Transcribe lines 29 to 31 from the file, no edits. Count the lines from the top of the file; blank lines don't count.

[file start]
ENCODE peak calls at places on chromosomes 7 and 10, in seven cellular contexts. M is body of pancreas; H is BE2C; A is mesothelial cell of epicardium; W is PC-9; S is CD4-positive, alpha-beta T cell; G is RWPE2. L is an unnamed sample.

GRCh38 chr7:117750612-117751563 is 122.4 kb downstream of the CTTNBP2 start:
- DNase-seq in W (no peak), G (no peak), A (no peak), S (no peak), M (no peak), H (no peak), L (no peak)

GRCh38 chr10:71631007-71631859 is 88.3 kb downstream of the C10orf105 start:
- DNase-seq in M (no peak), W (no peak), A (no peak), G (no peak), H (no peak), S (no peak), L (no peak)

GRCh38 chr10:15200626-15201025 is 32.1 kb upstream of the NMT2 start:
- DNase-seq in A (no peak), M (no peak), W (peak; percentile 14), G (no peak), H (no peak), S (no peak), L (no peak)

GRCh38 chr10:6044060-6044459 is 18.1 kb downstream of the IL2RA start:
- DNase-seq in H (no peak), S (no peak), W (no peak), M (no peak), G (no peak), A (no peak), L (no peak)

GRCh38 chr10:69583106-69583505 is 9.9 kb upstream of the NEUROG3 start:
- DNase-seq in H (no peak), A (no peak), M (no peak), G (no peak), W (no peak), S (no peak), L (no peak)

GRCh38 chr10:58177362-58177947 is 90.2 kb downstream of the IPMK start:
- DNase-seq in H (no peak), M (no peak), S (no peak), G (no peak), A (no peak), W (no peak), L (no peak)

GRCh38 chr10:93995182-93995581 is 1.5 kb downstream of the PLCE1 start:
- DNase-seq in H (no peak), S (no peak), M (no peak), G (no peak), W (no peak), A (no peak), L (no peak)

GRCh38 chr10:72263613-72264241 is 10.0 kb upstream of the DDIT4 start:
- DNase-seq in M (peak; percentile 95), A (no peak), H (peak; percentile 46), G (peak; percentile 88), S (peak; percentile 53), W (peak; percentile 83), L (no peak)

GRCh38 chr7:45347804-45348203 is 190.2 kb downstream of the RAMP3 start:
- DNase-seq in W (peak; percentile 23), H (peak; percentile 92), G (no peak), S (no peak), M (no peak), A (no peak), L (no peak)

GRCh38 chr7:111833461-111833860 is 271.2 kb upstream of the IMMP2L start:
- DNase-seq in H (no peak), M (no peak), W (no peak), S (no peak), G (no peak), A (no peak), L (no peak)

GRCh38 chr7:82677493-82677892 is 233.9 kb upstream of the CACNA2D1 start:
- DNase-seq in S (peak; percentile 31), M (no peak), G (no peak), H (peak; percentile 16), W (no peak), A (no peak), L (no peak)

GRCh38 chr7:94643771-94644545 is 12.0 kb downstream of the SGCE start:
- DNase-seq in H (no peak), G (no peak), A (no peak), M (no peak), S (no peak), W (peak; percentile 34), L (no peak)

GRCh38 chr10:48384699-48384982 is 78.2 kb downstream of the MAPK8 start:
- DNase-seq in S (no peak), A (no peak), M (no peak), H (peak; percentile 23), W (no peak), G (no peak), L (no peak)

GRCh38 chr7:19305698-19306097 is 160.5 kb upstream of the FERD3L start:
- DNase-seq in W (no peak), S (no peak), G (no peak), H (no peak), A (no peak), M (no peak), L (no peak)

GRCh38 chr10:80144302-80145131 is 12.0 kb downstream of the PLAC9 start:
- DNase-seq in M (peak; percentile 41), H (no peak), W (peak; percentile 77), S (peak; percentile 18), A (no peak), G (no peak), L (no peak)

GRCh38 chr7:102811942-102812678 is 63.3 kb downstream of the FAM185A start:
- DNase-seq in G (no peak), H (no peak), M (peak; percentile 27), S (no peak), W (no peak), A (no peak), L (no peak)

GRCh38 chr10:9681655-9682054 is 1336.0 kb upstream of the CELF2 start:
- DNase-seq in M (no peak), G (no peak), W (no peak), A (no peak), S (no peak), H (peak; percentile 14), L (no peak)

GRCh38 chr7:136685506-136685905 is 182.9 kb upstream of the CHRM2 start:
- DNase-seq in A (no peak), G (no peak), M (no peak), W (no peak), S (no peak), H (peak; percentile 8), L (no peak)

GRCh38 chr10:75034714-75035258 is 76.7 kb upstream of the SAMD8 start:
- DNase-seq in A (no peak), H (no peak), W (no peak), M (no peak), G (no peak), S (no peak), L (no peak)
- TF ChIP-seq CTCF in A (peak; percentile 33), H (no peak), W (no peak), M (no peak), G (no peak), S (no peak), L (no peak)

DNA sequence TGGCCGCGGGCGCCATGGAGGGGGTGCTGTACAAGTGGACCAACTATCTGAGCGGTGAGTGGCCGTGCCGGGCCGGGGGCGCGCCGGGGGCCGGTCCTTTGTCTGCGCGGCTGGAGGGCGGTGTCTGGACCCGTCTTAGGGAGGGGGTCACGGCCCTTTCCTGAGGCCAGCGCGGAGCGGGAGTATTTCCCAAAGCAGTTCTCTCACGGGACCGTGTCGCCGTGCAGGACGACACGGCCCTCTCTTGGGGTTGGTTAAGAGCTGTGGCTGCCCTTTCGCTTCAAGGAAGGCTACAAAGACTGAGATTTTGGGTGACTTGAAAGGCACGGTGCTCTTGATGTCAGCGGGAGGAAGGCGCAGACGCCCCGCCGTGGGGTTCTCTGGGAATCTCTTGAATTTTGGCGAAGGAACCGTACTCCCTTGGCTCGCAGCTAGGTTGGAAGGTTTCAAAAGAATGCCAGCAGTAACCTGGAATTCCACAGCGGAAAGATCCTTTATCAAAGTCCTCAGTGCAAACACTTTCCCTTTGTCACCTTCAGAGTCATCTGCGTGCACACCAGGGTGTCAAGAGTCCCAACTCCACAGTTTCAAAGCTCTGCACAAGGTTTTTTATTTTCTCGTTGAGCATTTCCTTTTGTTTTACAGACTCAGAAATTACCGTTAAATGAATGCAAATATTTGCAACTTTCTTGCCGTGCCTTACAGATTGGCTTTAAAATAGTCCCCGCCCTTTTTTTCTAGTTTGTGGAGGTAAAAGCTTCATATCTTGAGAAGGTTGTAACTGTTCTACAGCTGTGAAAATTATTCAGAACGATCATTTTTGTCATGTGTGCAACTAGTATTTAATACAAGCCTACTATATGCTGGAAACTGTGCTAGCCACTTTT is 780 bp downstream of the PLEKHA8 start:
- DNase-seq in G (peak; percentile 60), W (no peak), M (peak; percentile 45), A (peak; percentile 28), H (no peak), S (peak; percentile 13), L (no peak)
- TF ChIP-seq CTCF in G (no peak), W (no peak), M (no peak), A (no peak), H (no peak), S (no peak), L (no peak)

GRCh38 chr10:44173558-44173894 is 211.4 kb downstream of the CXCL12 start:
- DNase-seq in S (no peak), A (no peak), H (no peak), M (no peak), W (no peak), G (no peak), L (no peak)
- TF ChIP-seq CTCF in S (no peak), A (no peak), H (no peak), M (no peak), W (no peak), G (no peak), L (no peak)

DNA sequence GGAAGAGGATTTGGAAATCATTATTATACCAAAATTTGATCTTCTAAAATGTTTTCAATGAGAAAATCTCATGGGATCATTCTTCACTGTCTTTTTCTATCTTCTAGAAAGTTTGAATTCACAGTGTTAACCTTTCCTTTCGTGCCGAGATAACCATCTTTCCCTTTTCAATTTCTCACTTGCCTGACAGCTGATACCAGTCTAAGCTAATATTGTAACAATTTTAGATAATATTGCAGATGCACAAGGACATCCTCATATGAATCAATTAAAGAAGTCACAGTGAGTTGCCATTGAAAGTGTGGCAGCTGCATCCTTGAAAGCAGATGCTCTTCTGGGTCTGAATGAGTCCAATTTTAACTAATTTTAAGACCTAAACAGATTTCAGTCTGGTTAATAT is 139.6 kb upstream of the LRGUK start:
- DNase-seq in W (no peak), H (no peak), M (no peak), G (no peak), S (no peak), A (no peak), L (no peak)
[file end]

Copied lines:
- DNase-seq in W (no peak), S (no peak), G (no peak), H (no peak), A (no peak), M (no peak), L (no peak)

GRCh38 chr10:80144302-80145131 is 12.0 kb downstream of the PLAC9 start:
- DNase-seq in M (peak; percentile 41), H (no peak), W (peak; percentile 77), S (peak; percentile 18), A (no peak), G (no peak), L (no peak)